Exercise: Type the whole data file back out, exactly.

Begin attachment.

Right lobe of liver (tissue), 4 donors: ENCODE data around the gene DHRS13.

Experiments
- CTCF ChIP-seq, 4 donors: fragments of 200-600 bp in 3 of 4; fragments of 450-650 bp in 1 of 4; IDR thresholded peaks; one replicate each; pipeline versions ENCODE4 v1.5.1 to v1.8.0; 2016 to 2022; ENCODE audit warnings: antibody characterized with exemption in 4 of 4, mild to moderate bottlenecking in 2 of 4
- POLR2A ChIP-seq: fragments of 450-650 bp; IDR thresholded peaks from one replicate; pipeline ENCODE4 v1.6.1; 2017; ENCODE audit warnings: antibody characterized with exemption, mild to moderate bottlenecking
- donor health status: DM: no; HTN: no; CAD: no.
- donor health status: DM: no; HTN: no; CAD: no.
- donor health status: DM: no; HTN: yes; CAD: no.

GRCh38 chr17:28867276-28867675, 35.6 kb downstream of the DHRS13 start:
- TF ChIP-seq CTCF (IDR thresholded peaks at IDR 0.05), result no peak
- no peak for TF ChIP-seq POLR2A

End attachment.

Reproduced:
Right lobe of liver (tissue), 4 donors: ENCODE data around the gene DHRS13.

Experiments
- CTCF ChIP-seq, 4 donors: fragments of 200-600 bp in 3 of 4; fragments of 450-650 bp in 1 of 4; IDR thresholded peaks; one replicate each; pipeline versions ENCODE4 v1.5.1 to v1.8.0; 2016 to 2022; ENCODE audit warnings: antibody characterized with exemption in 4 of 4, mild to moderate bottlenecking in 2 of 4
- POLR2A ChIP-seq: fragments of 450-650 bp; IDR thresholded peaks from one replicate; pipeline ENCODE4 v1.6.1; 2017; ENCODE audit warnings: antibody characterized with exemption, mild to moderate bottlenecking
- donor health status: DM: no; HTN: no; CAD: no.
- donor health status: DM: no; HTN: no; CAD: no.
- donor health status: DM: no; HTN: yes; CAD: no.

GRCh38 chr17:28867276-28867675, 35.6 kb downstream of the DHRS13 start:
- TF ChIP-seq CTCF (IDR thresholded peaks at IDR 0.05), result no peak
- no peak for TF ChIP-seq POLR2A